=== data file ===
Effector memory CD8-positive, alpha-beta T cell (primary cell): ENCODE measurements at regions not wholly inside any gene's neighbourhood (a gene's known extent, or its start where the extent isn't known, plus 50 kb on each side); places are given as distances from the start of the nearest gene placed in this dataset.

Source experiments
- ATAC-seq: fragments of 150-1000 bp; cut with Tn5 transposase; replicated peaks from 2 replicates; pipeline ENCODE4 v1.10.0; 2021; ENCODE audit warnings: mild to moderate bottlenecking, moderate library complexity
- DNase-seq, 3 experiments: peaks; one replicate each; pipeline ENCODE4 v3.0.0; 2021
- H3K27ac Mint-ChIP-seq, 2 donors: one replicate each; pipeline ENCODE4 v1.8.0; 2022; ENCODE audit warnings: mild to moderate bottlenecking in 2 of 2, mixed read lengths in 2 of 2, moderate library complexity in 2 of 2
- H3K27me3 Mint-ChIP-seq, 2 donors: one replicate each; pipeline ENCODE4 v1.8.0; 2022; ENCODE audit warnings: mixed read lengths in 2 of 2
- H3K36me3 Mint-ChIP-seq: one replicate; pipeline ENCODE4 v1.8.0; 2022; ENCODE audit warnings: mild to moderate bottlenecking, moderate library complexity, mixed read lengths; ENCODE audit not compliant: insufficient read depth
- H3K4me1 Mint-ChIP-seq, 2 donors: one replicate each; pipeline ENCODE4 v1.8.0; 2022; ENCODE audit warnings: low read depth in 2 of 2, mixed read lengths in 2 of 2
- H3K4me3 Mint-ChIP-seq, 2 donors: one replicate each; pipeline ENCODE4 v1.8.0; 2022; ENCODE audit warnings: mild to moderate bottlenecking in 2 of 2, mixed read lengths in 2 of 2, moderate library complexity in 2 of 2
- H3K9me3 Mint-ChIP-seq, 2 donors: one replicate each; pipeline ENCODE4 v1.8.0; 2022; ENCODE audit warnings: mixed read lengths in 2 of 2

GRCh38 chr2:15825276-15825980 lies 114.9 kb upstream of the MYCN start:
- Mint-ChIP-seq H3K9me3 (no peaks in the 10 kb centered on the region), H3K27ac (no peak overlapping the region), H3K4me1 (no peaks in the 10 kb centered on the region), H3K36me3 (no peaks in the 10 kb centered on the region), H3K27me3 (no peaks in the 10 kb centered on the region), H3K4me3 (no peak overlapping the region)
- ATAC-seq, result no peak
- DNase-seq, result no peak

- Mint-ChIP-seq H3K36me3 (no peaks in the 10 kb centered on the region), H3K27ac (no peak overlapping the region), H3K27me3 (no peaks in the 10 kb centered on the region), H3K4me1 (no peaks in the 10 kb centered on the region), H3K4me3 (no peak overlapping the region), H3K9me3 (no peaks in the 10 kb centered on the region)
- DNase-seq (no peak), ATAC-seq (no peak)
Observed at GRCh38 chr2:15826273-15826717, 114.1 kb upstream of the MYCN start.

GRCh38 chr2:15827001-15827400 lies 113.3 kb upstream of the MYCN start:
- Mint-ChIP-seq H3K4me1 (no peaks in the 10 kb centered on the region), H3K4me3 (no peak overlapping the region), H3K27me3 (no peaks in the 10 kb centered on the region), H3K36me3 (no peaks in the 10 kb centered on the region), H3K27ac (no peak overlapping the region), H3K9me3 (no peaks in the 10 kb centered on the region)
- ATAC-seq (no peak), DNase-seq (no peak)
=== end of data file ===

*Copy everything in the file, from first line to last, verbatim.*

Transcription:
Effector memory CD8-positive, alpha-beta T cell (primary cell): ENCODE measurements at regions not wholly inside any gene's neighbourhood (a gene's known extent, or its start where the extent isn't known, plus 50 kb on each side); places are given as distances from the start of the nearest gene placed in this dataset.

Source experiments
- ATAC-seq: fragments of 150-1000 bp; cut with Tn5 transposase; replicated peaks from 2 replicates; pipeline ENCODE4 v1.10.0; 2021; ENCODE audit warnings: mild to moderate bottlenecking, moderate library complexity
- DNase-seq, 3 experiments: peaks; one replicate each; pipeline ENCODE4 v3.0.0; 2021
- H3K27ac Mint-ChIP-seq, 2 donors: one replicate each; pipeline ENCODE4 v1.8.0; 2022; ENCODE audit warnings: mild to moderate bottlenecking in 2 of 2, mixed read lengths in 2 of 2, moderate library complexity in 2 of 2
- H3K27me3 Mint-ChIP-seq, 2 donors: one replicate each; pipeline ENCODE4 v1.8.0; 2022; ENCODE audit warnings: mixed read lengths in 2 of 2
- H3K36me3 Mint-ChIP-seq: one replicate; pipeline ENCODE4 v1.8.0; 2022; ENCODE audit warnings: mild to moderate bottlenecking, moderate library complexity, mixed read lengths; ENCODE audit not compliant: insufficient read depth
- H3K4me1 Mint-ChIP-seq, 2 donors: one replicate each; pipeline ENCODE4 v1.8.0; 2022; ENCODE audit warnings: low read depth in 2 of 2, mixed read lengths in 2 of 2
- H3K4me3 Mint-ChIP-seq, 2 donors: one replicate each; pipeline ENCODE4 v1.8.0; 2022; ENCODE audit warnings: mild to moderate bottlenecking in 2 of 2, mixed read lengths in 2 of 2, moderate library complexity in 2 of 2
- H3K9me3 Mint-ChIP-seq, 2 donors: one replicate each; pipeline ENCODE4 v1.8.0; 2022; ENCODE audit warnings: mixed read lengths in 2 of 2

GRCh38 chr2:15825276-15825980 lies 114.9 kb upstream of the MYCN start:
- Mint-ChIP-seq H3K9me3 (no peaks in the 10 kb centered on the region), H3K27ac (no peak overlapping the region), H3K4me1 (no peaks in the 10 kb centered on the region), H3K36me3 (no peaks in the 10 kb centered on the region), H3K27me3 (no peaks in the 10 kb centered on the region), H3K4me3 (no peak overlapping the region)
- ATAC-seq, result no peak
- DNase-seq, result no peak

- Mint-ChIP-seq H3K36me3 (no peaks in the 10 kb centered on the region), H3K27ac (no peak overlapping the region), H3K27me3 (no peaks in the 10 kb centered on the region), H3K4me1 (no peaks in the 10 kb centered on the region), H3K4me3 (no peak overlapping the region), H3K9me3 (no peaks in the 10 kb centered on the region)
- DNase-seq (no peak), ATAC-seq (no peak)
Observed at GRCh38 chr2:15826273-15826717, 114.1 kb upstream of the MYCN start.

GRCh38 chr2:15827001-15827400 lies 113.3 kb upstream of the MYCN start:
- Mint-ChIP-seq H3K4me1 (no peaks in the 10 kb centered on the region), H3K4me3 (no peak overlapping the region), H3K27me3 (no peaks in the 10 kb centered on the region), H3K36me3 (no peaks in the 10 kb centered on the region), H3K27ac (no peak overlapping the region), H3K9me3 (no peaks in the 10 kb centered on the region)
- ATAC-seq (no peak), DNase-seq (no peak)